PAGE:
Hamilton County eviction boom may be on the way as rents come due amid COVID-19 crisis

Staff photo by Doug Strickland / Judge Christie M. Sell reads a document in her courtroom at the City-County Courts Building in 2017.

Hamilton County courts aren't hearing eviction cases this month, and April rent is only about a week late, but the people who work with landlords and tenants are braced for a long slog once this relatively calm period passes.

"It will take months to clear out [these] cases," said Hamilton County Sessions Court Judge Christie Sell. "It's going to be a deluge, and we are anticipating that, and we are trying to plan accordingly so every case is heard as quickly as possible."

It will be May 1 at the earliest before the court will reopen to hear eviction cases. In the meantime, multiple agencies are scrambling to direct people to the right resources as housing and other forms of financial support come into uneven focus.

"Depending on their circumstances, there are 16 or 17 resources any given person may be eligible for," said Donna C. Williams, administrator for Chattanooga's Department of Economic and Community Development.

The city's COVID-19 resource site has become a portal where residents can fill out a form and expect to hear back from a member of her team who will help suss out the right next steps, Williams said.

"Our team is calling personally everyone who fills out one of those forms and triaging for that person's particular circumstance," Williams said.

Over the past month, businesses have shut down, jobs have dried up, and unemployment numbers have soared to unprecedented levels as the coronavirus crisis has worsened.

One local landlord has offered an option to waive rent for three months for all residential tenants and some commercial tenants. For residential tenants, he'll extend leases three months, effectively giving tenants 15 months of occupancy for 12 months of rent. There were a few circumstances for commercial tenants that required the group to create alternative relief options.

More Info

Resources for homeowners, renters and landlords compiled by Chattanooga Neighborhood Enterprise:cneinc.org/policyCity forms to request housing relief and other support:connect.chattanooga.gov/covid/covidresources

"Our team began researching ways to provide rent relief to our tenants as soon as the crisis hit in early March," said Todd Phillips, president of Noon Management, which operates commercial, residential and mixed-use developments such as the Lifestyles Center and Fleetwood Building in Chattanooga.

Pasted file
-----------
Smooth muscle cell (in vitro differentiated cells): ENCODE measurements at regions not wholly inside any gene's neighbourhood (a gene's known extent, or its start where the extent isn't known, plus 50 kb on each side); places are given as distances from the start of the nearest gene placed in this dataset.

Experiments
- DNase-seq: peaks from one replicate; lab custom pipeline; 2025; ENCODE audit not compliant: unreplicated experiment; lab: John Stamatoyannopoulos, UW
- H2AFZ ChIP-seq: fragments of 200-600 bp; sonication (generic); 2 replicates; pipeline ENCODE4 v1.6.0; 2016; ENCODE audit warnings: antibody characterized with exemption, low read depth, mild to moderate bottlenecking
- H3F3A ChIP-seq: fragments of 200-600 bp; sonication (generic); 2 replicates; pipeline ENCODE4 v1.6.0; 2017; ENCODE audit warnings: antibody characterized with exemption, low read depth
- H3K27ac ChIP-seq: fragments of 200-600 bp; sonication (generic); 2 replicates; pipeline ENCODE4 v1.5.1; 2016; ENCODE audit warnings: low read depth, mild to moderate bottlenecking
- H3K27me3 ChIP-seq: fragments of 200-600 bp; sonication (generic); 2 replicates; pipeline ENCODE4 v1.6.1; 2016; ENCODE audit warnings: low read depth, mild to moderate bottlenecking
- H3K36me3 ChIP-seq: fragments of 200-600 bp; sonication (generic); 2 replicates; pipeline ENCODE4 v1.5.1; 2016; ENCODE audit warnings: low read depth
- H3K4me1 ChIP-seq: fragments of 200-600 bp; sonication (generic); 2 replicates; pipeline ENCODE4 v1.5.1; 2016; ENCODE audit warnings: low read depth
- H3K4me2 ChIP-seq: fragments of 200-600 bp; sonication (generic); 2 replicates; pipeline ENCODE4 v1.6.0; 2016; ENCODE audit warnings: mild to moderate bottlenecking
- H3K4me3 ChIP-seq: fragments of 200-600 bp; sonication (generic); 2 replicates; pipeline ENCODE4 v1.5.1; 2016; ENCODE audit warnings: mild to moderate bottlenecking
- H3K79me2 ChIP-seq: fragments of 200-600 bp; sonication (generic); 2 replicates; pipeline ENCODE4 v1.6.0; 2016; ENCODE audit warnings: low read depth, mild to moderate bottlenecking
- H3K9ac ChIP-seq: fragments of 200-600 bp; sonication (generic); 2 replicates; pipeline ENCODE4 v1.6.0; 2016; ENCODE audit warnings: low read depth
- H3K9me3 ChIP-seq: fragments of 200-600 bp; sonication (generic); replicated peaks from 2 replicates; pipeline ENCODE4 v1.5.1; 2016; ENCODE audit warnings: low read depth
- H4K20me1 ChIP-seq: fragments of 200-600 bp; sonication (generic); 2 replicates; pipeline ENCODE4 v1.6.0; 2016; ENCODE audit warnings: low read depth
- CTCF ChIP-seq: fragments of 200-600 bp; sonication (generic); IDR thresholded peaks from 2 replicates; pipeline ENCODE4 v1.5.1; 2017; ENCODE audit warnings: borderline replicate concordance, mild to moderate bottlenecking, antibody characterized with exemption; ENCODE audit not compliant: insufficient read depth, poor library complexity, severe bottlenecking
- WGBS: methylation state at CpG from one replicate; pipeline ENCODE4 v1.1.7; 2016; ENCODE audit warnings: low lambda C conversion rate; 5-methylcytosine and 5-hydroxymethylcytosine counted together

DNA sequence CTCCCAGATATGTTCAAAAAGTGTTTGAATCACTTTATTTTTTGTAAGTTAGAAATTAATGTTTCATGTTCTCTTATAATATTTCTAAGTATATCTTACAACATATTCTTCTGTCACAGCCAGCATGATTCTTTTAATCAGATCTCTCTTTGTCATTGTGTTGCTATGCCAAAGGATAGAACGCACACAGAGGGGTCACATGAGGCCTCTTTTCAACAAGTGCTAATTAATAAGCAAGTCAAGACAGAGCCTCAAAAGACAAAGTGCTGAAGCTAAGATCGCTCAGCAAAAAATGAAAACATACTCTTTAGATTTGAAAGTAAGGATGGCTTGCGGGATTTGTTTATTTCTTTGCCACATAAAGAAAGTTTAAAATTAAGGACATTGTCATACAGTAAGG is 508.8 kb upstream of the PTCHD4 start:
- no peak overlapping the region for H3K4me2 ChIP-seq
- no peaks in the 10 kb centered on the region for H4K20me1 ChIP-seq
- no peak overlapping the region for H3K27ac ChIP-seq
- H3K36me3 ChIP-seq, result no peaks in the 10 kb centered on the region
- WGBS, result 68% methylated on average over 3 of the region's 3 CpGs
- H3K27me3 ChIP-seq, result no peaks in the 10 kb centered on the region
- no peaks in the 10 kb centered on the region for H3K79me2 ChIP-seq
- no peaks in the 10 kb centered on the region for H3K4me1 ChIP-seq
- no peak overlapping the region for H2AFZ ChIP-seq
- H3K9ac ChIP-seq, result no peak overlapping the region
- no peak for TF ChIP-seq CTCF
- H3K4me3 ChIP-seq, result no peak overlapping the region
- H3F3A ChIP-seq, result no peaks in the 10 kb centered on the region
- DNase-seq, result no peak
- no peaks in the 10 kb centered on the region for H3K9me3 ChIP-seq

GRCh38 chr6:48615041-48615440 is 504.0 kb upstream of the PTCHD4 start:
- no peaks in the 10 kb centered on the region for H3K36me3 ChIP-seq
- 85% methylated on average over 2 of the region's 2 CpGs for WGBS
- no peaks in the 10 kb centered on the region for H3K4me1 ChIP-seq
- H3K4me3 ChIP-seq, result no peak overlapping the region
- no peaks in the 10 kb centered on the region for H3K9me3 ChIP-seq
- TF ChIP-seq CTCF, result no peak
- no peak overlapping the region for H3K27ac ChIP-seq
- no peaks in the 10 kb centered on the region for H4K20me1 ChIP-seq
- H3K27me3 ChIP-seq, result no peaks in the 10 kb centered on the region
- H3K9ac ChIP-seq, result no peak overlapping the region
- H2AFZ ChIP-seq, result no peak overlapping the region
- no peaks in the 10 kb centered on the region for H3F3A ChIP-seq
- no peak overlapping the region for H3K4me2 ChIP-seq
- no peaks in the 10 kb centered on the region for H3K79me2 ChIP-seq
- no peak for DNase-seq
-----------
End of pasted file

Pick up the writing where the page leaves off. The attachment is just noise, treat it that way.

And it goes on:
"Working with our local banking partners, we were able to offer every one of our residential tenants a three-month rent deferment, effective for April, May and June of 2020," Phillips said by email. "These are extraordinary times and our top priority is supporting our tenants and our community."

Many other landlords, anticipating their tenants will have financial trouble, have asked them to apply for hardship relief in the form of temporarily deferred rent and waived fees. But, as with the court cases that aren't being heard, the bill for those delays will eventually come due.

The National Multifamily Housing Council (NMHC) found a 12% decrease in the share of apartment households that paid rent through April 5. It's the first review of the effect of the COVID-19 outbreak on rent payments with the tracker finding 69% of households had paid their rent by April 5 compared to to 81% that had paid by March 5 and 82% that had paid by the same time last year.

Chattanooga Neighborhood Enterprise has put a 90-day moratorium on evictions, said Martina Guilfoil, president and CEO of the nonprofit housing group.

"The question for all of us will be what happens at the end of 90 days," she said. "Right now it's accruing."

The odds of tenants being able to come up with lump sums to dig out from temporary rent forgiveness are slim, and she's hoping grants, unemployment income and other sources of aid will help fill the gaps eventually, Guilfoil said.

"It's all up in the air while we wait to see what resources are out there for people," she said. "People may get assistance and we'll have to see what that looks like and just have to manage through."

It's not clear whether relief on mortgages or other bills will become available for landlords, and generous breaks may be more than most smaller property owners can bear, said Pat Wagner, an attorney who represents numerous local landlords and is on the board of directors for the Chattanooga Apartment Association.

"It's the small-time ones that I'm getting the most shocked and freaked-out reactions from," he said. "I'm encouraging them to try to work with people.

"At the end of the day, no matter what kind of landlord you are, you can't get these people out right now, so if you want to get a rent payment it's in your best interest to work with them if you can."

At the moment, the number of eviction cases coming to Legal Aid of East Tennessee is stable over last year, said Sheri Fox, executive director.

"I don't think we have seen an extreme uptick yet," she said. "I expect it to come very soon."

When court does resume, the usual Monday morning docket for eviction cases will become three dockets a day every day of the week until the backlog is cleared, Judge Sell said. That will be a tough schedule, she added.

"It's the saddest docket, every Monday it is so sad," she said. "Most people don't just willfully not pay their rent."

Contact Mary Fortune at mfortune@timesfreepress.com or 423-757-6653. Follow her on Twitter at @maryfortune.